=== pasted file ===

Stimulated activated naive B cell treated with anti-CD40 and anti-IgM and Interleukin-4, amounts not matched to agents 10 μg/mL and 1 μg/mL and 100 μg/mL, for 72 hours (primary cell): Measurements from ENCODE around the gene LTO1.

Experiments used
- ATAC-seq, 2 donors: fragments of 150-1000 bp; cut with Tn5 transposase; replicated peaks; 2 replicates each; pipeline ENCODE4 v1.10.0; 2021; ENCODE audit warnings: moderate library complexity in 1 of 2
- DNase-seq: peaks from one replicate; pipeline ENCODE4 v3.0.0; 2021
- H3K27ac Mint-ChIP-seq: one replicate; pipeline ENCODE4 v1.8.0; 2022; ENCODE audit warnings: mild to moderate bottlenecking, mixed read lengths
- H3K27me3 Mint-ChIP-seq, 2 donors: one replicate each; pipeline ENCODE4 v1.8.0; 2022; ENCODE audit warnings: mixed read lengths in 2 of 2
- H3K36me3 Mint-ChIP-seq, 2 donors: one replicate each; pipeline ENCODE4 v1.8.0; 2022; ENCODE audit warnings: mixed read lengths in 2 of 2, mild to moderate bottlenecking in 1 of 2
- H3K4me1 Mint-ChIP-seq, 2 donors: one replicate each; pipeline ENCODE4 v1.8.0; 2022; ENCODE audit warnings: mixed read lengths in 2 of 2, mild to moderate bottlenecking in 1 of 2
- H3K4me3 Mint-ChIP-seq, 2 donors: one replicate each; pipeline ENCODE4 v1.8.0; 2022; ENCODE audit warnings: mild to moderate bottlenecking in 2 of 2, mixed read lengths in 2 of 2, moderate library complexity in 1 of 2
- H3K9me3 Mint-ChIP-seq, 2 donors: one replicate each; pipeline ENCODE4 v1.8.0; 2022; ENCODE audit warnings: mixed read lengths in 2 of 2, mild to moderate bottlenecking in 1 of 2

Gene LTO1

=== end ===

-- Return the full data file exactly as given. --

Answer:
Stimulated activated naive B cell treated with anti-CD40 and anti-IgM and Interleukin-4, amounts not matched to agents 10 μg/mL and 1 μg/mL and 100 μg/mL, for 72 hours (primary cell): Measurements from ENCODE around the gene LTO1.

Experiments used
- ATAC-seq, 2 donors: fragments of 150-1000 bp; cut with Tn5 transposase; replicated peaks; 2 replicates each; pipeline ENCODE4 v1.10.0; 2021; ENCODE audit warnings: moderate library complexity in 1 of 2
- DNase-seq: peaks from one replicate; pipeline ENCODE4 v3.0.0; 2021
- H3K27ac Mint-ChIP-seq: one replicate; pipeline ENCODE4 v1.8.0; 2022; ENCODE audit warnings: mild to moderate bottlenecking, mixed read lengths
- H3K27me3 Mint-ChIP-seq, 2 donors: one replicate each; pipeline ENCODE4 v1.8.0; 2022; ENCODE audit warnings: mixed read lengths in 2 of 2
- H3K36me3 Mint-ChIP-seq, 2 donors: one replicate each; pipeline ENCODE4 v1.8.0; 2022; ENCODE audit warnings: mixed read lengths in 2 of 2, mild to moderate bottlenecking in 1 of 2
- H3K4me1 Mint-ChIP-seq, 2 donors: one replicate each; pipeline ENCODE4 v1.8.0; 2022; ENCODE audit warnings: mixed read lengths in 2 of 2, mild to moderate bottlenecking in 1 of 2
- H3K4me3 Mint-ChIP-seq, 2 donors: one replicate each; pipeline ENCODE4 v1.8.0; 2022; ENCODE audit warnings: mild to moderate bottlenecking in 2 of 2, mixed read lengths in 2 of 2, moderate library complexity in 1 of 2
- H3K9me3 Mint-ChIP-seq, 2 donors: one replicate each; pipeline ENCODE4 v1.8.0; 2022; ENCODE audit warnings: mixed read lengths in 2 of 2, mild to moderate bottlenecking in 1 of 2

Gene LTO1